Shopping

Community impact

In many tourist destinations, cheap, factory-made imitation products are imported, often from China and India, and put pressure on local crafts, leading to lower incomes for artisans and local souvenir vendors. By promoting locally made and traditional artisanal products, tour operators can support the local economy.

Cheaper products may also lead to price insecurity, as margins are more volatile, and undermine the production of locally made traditional crafts, resulting in a loss of traditional craftmanship. Furthermore, imported products may be sold as locally made, or fake products as real ones, for much higher prices.

Tour guides and taxi drivers often demand a commission from shops and souvenir vendors in order to bring tourists to their shops, resulting in a lower income for souvenir vendors. High commissions and price pressure force souvenir vendors to resort to cheaper goods of often lower quality, and to sell them for higher prices to be competitive. 

Senegal’s handicrafts: Made in China?

In recent years, Senegal has seen a rise in souvenir imitation products being imported from China and sold by Chinese vendors, mostly in Dakar.  

Bethlehem tourist souvenir vendors push local products to fend off knockoffs

Local officials and businessmen estimate that nearly half of the products in Bethlehem’s gift shops are imported, mostly from China. Locally produced crafts are said to be of higher quality, prices for local products are up to three-times higher than for imported ones.

Chiapas artisans in Mexico face a major threat from knockoff handicrafts, mostly made in China

Most locally produced crafts in Chiapas are made by hand by Indigenous artisans using traditional methods such as foot pedals and backstrap looms. In recent years, imported replicas and knockoffs, mostly from China, began to mix in with the authentic Mexican crafts in local markets. The imported goods are almost always cheaper and often poorer quality.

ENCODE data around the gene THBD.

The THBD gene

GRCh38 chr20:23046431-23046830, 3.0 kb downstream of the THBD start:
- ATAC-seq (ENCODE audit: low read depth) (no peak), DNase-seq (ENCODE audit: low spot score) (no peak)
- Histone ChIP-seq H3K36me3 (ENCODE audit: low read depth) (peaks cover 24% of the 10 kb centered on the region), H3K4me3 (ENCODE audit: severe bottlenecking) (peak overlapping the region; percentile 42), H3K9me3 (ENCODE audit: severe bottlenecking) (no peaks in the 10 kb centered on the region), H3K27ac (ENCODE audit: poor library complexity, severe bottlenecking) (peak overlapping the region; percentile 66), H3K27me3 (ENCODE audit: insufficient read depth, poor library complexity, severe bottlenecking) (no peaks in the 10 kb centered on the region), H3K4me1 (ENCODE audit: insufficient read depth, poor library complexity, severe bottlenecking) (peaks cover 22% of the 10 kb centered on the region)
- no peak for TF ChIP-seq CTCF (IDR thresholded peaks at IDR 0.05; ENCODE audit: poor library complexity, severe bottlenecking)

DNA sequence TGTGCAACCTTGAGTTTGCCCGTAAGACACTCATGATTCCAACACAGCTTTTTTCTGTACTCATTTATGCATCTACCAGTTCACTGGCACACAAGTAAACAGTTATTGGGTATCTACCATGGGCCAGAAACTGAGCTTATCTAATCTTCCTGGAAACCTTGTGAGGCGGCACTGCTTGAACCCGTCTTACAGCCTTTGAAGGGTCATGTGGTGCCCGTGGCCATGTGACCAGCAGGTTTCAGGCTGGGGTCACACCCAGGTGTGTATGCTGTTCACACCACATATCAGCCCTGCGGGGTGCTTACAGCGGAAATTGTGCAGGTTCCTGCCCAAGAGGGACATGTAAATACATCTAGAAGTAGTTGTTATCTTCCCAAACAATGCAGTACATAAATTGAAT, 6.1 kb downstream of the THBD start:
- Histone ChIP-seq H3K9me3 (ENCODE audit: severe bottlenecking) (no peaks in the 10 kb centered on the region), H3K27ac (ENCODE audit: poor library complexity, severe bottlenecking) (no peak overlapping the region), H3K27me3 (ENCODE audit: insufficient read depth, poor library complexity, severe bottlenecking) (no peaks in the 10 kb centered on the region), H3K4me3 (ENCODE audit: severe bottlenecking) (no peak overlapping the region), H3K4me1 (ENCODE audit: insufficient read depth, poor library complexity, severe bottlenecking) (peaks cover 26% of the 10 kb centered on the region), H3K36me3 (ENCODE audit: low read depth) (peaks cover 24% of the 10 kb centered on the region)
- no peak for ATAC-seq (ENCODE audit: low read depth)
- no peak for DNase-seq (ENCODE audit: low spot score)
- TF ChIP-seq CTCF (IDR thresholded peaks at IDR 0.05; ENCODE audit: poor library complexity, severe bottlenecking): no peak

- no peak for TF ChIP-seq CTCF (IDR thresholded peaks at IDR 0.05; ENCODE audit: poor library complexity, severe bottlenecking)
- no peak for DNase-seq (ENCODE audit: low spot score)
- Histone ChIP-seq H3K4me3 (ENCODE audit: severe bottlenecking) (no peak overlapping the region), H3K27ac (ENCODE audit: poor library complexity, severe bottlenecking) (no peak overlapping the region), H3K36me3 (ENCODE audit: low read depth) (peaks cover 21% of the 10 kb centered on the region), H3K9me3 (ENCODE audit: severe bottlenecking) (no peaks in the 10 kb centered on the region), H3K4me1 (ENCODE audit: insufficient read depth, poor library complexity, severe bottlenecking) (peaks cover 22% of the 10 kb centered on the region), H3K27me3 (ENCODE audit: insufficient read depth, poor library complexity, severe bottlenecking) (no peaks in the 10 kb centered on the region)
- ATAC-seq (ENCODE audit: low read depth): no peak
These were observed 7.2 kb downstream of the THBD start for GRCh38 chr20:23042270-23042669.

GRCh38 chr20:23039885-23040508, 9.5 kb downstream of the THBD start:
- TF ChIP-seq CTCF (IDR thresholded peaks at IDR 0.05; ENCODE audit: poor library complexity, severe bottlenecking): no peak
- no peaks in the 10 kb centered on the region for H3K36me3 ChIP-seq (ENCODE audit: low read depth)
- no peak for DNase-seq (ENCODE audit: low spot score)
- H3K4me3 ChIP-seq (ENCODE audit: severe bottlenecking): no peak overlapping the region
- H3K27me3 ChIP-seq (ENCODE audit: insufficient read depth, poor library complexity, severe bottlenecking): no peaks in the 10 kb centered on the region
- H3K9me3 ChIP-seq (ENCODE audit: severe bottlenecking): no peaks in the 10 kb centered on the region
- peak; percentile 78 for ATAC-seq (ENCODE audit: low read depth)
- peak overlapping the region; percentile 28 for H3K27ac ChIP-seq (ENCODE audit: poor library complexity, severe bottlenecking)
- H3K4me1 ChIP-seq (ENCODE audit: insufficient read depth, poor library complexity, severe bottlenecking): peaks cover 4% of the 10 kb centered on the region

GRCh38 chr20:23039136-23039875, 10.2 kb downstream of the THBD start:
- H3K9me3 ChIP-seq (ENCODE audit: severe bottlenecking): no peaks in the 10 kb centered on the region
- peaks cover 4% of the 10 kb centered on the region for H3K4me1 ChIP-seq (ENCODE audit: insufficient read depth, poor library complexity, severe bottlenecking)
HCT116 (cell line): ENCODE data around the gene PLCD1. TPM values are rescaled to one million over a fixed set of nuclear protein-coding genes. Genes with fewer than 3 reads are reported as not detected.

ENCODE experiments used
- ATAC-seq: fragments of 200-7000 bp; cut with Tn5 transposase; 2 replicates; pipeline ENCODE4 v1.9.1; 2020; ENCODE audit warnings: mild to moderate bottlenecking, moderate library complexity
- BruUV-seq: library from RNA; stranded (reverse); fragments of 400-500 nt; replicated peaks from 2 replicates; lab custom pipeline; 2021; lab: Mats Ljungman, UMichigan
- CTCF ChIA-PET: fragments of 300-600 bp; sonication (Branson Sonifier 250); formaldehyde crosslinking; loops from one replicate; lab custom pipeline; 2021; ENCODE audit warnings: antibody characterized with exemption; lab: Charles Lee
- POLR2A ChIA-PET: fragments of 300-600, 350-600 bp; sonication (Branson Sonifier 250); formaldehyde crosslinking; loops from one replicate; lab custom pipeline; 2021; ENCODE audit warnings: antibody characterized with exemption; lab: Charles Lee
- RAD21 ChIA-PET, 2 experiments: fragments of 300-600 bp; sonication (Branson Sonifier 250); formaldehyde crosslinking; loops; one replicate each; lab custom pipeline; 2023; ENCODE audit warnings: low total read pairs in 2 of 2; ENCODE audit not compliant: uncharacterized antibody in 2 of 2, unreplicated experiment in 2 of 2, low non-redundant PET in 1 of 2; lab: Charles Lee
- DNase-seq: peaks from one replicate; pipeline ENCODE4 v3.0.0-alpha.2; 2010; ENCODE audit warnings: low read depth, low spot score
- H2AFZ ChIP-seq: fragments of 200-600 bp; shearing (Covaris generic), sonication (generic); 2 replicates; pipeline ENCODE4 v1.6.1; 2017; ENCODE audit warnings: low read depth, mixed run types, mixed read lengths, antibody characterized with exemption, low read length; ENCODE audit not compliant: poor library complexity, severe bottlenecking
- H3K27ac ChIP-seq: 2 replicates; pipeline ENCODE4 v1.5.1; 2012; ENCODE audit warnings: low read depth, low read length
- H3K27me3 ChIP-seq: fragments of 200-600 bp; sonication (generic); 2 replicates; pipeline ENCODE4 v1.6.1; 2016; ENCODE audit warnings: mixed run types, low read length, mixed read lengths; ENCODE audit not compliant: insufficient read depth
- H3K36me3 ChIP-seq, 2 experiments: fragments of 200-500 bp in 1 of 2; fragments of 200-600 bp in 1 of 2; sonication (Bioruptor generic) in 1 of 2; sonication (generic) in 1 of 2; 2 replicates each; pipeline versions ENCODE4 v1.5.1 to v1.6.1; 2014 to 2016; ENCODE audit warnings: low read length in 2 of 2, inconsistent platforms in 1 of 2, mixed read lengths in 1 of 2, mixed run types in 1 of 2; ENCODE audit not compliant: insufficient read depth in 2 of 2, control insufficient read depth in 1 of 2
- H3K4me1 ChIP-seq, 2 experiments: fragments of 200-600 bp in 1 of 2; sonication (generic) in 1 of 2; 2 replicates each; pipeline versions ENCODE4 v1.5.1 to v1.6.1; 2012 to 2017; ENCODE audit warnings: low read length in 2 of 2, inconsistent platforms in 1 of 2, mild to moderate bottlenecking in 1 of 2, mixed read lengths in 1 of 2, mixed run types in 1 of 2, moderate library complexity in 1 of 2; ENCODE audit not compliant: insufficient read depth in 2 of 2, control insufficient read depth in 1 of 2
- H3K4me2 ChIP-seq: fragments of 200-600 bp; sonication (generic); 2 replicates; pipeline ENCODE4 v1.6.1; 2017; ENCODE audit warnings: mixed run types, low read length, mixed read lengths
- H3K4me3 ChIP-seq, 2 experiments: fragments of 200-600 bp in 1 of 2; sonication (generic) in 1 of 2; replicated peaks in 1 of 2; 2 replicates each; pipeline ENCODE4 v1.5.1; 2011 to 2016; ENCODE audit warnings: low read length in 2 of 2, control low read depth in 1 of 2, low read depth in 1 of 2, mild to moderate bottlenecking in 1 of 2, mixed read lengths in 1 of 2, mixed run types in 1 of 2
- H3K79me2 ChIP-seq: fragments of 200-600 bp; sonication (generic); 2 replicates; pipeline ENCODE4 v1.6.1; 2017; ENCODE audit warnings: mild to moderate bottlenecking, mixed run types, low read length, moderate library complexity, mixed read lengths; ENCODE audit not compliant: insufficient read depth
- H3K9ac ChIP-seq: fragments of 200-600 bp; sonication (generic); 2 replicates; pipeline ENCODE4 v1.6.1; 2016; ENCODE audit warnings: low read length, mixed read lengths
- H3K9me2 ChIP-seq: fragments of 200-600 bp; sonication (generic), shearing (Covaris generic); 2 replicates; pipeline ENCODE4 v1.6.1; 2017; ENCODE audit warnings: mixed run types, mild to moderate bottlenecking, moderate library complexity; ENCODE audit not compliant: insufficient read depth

Fakes, commissions take toll on souvenir sales

An ingrained system of commissions exists in Siem Reap, whereby guards and drivers lead tourists to specific places in exchange for money from the shop owners. Without commission, tourists will be referred to another establishment. Due to the commissions, shop owners earn less from their sales and are sometimes forced to sell low-quality products at inflated prices.

Taking action 300x190

Take action

Policy and process

  • Integrate clauses on local sourcing and benefits for local communities in contracts / Supplier Code of Conduct with souvenir suppliers or business partners.

Impact assessment

  • Consult local stakeholders and potentially affected rightsholders in the context of an in-depth human rights impact assessment on potential/actual issues related to touristic shopping activities.

Communication and reporting

  • Provide customer information on imported or potentially fake products and commission systems in the souvenir market in destination countries and encourage them to buy locally produced traditional crafts.

Responsible product development

  • Consider promoting locally produced crafts and local artisans when planning new tour or destination offers.

Find more information on potential measures to take on the "take action" site. 

Learn more

Find more information in the Resource Centre.